Introduction

The rapid development of industry and agriculture in China has resulted in a worsening of the environment, and heavy metal and metalloid soil contamination is a particularly prominent issue (Cheng, 2003). In 2014, a countrywide survey of soil pollution status in China shows that the cadmium (Cd) concentration in 7.0% of total soil samples and the arsenic (As) concentration in 4.8% of total soil samples exceeds their individual Chinese environmental quality standard for soils.

Crops can accumulate considerable amounts of heavy metals (metalloids), which can not only seriously affect the growth and development of crops, but also threaten the health of animals and humans through the food chain (Liu et al., 2008; Zhai et al., 2008). Rice plant, the main grain crop in China, is prone to accumulate As and Cd in its grains (Sun et al., 2010). The co-accumulation of As and Cd in rice plants has emerged as a prominent issue in China and other Asian countries (Wang and Stuanes, 2003; Liu H. Y. et al., 2005; Williams et al., 2009). Therefore, it is crucial to explore some technologies to control their contents in the grains of rice plants.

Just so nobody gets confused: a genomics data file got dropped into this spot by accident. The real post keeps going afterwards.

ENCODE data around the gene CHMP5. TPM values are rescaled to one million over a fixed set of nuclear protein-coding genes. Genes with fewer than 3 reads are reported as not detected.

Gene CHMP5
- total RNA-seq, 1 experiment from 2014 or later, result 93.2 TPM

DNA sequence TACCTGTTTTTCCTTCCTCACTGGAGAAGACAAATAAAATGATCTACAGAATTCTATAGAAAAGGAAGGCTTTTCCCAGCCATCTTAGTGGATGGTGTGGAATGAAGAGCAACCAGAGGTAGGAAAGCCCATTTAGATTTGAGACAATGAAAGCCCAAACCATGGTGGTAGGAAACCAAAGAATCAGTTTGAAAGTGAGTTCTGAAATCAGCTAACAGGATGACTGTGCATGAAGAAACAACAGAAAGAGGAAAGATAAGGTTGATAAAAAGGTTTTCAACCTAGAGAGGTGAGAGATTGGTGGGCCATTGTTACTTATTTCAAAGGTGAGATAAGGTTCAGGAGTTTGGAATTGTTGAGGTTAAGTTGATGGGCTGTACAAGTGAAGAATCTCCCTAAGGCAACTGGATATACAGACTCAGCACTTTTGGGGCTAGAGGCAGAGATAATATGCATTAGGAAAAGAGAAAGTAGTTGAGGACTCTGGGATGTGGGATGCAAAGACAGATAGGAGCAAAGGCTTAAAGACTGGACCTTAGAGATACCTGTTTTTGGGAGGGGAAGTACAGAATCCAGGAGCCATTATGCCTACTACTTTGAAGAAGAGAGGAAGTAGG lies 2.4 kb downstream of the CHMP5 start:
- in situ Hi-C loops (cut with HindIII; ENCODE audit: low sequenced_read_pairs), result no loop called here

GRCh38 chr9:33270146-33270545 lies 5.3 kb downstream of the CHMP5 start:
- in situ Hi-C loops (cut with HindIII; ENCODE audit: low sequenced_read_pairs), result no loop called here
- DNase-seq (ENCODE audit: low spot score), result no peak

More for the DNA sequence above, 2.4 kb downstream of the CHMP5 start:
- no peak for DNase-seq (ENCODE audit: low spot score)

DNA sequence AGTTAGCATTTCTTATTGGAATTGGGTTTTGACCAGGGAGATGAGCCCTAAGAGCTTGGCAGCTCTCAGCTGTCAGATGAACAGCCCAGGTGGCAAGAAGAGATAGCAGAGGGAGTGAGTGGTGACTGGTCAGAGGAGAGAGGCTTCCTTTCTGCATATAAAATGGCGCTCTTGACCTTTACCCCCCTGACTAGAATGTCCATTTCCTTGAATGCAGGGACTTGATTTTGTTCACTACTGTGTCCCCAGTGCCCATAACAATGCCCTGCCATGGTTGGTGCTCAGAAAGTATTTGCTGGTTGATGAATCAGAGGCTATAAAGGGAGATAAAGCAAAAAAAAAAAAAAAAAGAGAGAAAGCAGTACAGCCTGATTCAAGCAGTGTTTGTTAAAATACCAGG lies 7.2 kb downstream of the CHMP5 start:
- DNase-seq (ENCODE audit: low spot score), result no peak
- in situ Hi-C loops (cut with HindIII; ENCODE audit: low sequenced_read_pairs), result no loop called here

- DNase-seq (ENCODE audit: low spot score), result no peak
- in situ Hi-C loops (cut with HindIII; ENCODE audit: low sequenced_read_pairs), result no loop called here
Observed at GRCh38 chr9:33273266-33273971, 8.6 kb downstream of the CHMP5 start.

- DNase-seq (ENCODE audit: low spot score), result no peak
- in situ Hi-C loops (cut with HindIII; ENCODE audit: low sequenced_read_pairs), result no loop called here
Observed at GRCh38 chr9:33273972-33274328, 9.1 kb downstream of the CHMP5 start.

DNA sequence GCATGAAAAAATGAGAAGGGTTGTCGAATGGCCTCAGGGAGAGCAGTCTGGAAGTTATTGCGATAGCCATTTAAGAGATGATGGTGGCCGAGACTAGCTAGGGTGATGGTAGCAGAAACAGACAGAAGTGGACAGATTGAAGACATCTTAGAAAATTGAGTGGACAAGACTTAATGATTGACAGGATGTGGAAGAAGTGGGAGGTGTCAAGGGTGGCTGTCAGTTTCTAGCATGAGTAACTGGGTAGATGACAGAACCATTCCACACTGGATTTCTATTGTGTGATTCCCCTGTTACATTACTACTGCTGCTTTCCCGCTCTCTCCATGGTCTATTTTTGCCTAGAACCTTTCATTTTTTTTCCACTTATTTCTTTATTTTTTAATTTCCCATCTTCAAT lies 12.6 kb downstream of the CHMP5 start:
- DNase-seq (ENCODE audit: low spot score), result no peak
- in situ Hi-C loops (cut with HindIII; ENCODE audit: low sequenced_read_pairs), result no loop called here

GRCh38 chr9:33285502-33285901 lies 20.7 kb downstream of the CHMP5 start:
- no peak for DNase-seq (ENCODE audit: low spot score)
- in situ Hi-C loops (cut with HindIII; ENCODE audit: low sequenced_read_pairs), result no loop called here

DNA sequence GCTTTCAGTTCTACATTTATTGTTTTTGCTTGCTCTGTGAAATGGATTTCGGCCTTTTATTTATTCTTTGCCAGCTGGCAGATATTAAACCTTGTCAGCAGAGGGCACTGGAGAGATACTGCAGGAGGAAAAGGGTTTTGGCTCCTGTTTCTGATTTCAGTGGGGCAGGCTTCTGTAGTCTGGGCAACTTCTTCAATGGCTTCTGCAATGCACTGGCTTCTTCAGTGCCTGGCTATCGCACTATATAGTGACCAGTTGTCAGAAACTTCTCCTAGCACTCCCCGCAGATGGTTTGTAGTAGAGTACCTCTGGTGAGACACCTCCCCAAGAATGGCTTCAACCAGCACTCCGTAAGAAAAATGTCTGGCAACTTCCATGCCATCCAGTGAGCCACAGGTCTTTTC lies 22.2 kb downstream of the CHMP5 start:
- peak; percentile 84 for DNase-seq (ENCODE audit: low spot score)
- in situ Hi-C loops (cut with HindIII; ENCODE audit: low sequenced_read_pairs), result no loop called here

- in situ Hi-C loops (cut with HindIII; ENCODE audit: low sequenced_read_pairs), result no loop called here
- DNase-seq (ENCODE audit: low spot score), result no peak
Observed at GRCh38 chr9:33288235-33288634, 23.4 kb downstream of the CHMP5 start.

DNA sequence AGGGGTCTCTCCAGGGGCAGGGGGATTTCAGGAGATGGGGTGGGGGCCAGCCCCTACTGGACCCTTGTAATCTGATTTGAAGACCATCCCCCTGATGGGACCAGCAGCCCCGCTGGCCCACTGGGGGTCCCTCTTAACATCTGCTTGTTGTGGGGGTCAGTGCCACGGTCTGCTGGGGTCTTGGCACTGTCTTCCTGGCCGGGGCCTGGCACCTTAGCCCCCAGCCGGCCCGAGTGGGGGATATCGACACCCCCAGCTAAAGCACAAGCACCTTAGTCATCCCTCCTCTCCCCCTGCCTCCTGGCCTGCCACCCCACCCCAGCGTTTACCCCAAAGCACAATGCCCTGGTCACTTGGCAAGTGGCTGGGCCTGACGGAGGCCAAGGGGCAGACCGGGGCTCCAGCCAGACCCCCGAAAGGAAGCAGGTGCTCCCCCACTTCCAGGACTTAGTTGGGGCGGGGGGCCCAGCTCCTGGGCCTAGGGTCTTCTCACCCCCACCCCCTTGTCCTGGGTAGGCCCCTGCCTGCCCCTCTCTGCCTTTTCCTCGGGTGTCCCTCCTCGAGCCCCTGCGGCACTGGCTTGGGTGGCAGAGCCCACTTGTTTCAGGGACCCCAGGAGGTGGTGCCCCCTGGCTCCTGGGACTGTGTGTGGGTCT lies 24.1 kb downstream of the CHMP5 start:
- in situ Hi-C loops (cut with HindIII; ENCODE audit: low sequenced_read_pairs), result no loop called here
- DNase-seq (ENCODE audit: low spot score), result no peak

Currently, researchers often use some remediation techniques to reduce heavy metal (metalloid) contents in rice plants, primarily via in-situ passivation, foliage dressing, and water regulation (Friesl et al., 2003; Guo et al., 2006; Zahedi et al., 2009; Hu et al., 2013; Zhou R. et al., 2017; Zhou Y. et al., 2017; Zhou Y. Y. et al., 2017). Sometimes in-situ passivation exhibits a noticeable remediation effect at the cost of a high cost and a damaged soil structure or fertility. Therefore, it is imperative to find a remediation technique characterizing with easy accessibility, economy, and environmental friend to reduce the contents of heavy metals (metalloids) in crops. Flooding is reported to effectively reduce Cd content in rice plants (Bingham et al., 1976; Arao et al., 2009), which involved in a reduced reaction of SO42- to S2− in soil driving by some physical, chemical, and microbiological factors; and the S2− will then react with Cd to form an insoluble compound thereby reduce the Cd availability in soil (Bingham et al., 1976). However, flooding also markedly increases the available As concentration in soil, thus resulting in an enhanced As uptake in rice plants (Xu et al., 2008; Arao et al., 2009). In contrast to the cultivation pattern of flooding, rainfed cultivation, or alternate wetting and drying can substantially reduce the As content in rice plants (Xu et al., 2008; Li et al., 2009). The results of our recent field trials also demonstrated that when the rice varieties Fengliangyou 4 and Fengliangyouxiang 1 were grown in soil contaminated with Cd and As, field drying increased the grain Cd content and yield; however, insufficient field drying resulted in the grain As content exceeding the NFHSC (Liao et al., 2016).